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The Son Also Rises Dale Earnhardt Jr. is an emerging driver and an expert on tough love

June 01, 1998
June 01, 1998

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June 1, 1998

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The Son Also Rises Dale Earnhardt Jr. is an emerging driver and an expert on tough love

When Dale Earnhardt Jr. was given what is virtually a birthright
for a NASCAR champion's son, a full-time ride in a car owned by
his father, the occasion wasn't everything that he had hoped
for. "It was handled very badly, actually," says Dale Jr., 23.
Sure, he had been testing his dad's Busch series car during
January, a certain sign that Dale Jr. would drive it when the
season started, in mid-February, but he never heard the news
straight from his old man. "He avoided talking to me about it,"
Dale Jr. says. "I didn't know for sure that I was the driver
until the name decals came into the shop two weeks before
Daytona."

This is an article from the June 1, 1998 issue Original Layout

So it goes when your dad is both laconic and the manager of an
eponymous racing empire. Dale Jr. has proved himself this year
with two poles and four top five finishes, including a win in
the Coca-Cola 300 at Texas in April. Despite a 30th-place finish
in the Carquest 300 at Charlotte last Saturday, he's third in
the Busch series standings. "I know he just wants to teach me
respect," Dale Jr. says in defense of his father's curiously
cold way of welcoming him to the team. "He didn't want me to
assume."

Things were never certain for the senior Earnhardt in his early
days, when he raced hard because he had to win money to buy
groceries. He has instilled the same work ethic in Dale Jr. and
his three siblings. While the elder Dale spent his time either
on the track or managing Dale Earnhardt Inc., which netted an
estimated $15.5 million through endorsements and souvenir sales
last year, Dale Jr. was raised by nannies (his parents separated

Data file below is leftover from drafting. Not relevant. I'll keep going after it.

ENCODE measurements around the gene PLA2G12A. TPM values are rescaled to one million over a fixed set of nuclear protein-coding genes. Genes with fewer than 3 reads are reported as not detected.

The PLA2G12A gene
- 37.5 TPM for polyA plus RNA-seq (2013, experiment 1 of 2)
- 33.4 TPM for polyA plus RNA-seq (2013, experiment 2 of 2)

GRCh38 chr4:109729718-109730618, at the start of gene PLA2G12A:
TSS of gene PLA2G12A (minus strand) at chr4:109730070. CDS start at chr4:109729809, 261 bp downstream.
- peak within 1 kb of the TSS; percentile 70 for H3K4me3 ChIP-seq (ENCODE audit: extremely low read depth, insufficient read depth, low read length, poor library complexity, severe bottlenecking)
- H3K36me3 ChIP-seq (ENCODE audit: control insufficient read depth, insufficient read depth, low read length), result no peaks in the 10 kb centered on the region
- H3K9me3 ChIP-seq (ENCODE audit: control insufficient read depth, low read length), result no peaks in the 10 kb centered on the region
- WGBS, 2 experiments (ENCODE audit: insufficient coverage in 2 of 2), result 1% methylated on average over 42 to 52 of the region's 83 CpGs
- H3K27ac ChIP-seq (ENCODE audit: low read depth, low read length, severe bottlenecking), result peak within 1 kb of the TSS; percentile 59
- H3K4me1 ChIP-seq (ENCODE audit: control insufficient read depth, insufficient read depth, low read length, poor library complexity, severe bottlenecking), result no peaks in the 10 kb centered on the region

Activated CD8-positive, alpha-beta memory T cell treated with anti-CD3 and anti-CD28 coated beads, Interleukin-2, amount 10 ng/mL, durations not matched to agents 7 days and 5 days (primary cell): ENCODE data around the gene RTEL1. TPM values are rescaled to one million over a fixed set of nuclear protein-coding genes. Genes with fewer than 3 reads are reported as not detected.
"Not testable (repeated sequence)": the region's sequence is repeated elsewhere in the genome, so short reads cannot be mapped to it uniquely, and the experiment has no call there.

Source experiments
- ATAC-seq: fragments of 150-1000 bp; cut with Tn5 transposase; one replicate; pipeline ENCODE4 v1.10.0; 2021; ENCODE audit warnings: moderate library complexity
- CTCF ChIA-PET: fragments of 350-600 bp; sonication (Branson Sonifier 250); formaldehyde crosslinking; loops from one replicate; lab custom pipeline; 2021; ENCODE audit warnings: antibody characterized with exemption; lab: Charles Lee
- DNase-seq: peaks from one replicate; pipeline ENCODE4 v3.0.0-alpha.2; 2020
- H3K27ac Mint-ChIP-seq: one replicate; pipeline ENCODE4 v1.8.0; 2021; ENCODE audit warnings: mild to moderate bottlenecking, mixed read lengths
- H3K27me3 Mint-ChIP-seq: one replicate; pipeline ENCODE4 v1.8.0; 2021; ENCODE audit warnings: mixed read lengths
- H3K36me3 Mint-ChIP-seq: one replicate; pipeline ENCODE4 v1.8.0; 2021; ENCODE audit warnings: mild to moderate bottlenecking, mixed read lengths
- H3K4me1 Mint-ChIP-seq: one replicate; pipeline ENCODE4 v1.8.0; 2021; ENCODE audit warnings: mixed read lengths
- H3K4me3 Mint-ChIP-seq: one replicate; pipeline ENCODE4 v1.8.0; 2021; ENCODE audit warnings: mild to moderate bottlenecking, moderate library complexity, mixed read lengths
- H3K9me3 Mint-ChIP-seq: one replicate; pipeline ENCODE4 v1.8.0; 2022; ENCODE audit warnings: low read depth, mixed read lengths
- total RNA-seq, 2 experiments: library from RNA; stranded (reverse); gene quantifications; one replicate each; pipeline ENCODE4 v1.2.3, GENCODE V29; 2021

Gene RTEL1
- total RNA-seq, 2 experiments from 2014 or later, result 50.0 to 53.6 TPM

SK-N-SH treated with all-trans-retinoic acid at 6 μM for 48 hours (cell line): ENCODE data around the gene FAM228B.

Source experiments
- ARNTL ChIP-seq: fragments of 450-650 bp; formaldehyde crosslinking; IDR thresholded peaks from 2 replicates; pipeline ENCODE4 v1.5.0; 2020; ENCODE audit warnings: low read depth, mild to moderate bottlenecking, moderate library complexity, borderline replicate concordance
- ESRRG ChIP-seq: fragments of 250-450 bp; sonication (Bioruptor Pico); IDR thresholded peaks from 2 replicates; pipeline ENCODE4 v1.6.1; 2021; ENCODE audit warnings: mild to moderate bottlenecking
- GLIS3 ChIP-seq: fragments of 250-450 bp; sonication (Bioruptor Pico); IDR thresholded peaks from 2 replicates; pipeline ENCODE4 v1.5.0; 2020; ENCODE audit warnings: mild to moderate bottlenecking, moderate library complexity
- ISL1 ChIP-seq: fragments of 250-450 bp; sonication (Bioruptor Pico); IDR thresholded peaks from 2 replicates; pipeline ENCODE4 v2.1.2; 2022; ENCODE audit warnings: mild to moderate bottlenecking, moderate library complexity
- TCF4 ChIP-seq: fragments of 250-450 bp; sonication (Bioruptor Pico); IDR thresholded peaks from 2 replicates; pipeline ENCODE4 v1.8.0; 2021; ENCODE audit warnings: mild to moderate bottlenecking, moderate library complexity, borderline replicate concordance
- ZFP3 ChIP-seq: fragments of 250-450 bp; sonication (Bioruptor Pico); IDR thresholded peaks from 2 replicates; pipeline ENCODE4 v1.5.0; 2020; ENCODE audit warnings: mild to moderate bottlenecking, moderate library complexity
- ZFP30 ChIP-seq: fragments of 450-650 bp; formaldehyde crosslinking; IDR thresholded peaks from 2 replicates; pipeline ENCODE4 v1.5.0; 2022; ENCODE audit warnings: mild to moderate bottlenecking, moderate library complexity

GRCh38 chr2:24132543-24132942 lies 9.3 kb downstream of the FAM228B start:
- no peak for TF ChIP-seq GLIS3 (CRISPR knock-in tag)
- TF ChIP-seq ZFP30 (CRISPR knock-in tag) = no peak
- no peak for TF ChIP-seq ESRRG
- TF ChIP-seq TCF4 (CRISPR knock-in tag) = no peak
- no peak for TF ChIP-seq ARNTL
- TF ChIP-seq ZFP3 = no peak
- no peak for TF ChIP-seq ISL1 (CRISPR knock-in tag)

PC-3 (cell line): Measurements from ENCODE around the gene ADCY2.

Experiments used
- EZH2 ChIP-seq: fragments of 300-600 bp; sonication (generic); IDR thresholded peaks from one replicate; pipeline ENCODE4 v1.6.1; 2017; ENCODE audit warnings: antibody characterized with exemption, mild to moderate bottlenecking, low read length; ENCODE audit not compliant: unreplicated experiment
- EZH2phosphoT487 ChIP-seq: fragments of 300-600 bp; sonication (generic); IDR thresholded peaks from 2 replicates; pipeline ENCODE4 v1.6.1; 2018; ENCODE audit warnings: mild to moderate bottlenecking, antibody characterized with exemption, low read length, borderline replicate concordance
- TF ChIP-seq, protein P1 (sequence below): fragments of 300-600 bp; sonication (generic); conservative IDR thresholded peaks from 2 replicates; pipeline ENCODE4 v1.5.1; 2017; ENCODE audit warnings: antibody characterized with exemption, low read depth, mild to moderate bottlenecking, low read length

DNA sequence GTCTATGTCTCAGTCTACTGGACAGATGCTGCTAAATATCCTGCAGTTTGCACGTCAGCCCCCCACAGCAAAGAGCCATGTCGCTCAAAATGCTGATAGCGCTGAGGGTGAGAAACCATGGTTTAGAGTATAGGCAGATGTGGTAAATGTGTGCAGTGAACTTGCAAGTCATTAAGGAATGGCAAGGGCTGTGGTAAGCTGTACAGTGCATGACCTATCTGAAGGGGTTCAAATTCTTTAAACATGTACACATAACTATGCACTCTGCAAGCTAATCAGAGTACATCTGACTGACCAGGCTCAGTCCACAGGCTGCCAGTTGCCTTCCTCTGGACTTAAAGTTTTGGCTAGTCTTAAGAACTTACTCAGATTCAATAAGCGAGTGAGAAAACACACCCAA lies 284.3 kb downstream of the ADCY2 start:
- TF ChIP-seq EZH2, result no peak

when he was a toddler) and spent his junior high years at a
military school. When he was 17, he went to a junkyard and
bought a late-model stock car, which he rebuilt and raced at
local tracks. In three years of NASCAR late-model competition,
Dale Jr. had modest results, winning 12 poles and three races,
but he did it all without his father's help.

"I'd welcome his input more," says Dale Jr. "I'd like for him to
be sitting here right now, but he's probably out on the race
track." There's so little discussion between the two that Dale
Jr. hears second- and third-hand from people at the track how
proud his dad is of him, that the Intimidator had tears in his
eyes after Dale Jr.'s Texas win.

Dale Jr. says he's not bitter about his dad's distant approach
to parenting. He accepts that his father, who declined to be
interviewed for this article, is a man of few words and that
he's busy. "Now I understand some of what he was going through
all those years," he says. "There are a lot of people tugging at
you all the time."

Dale Jr. is already the most popular driver in the Busch series,
with the most interview requests and the most autograph seekers,
but his newfound fame hasn't changed the way he lives. While his
father owns a farm, boats and a Learjet with two full-time
pilots, Dale Jr., who's single, lives in a double-wide trailer
across the street from the Earnhardt race shop in Mooresville,
N.C. He lives off his $500-a-week driver salary. He also
receives a percentage of his team's souvenir sales and winnings,
though all that money goes into an investment fund. His measure
of success is how well he finishes in a race, not what material
objects he has. "I would like to be good enough to make it into
Winston Cup by the year 2000," he says. "I feel sure that Dad
will still be racing."

Then maybe the son could finally be close to his father, if only
on the track.

--Loren Mooney

COLOR PHOTO: GEORGE TIEDEMANN [Dale Earnhardt Jr.]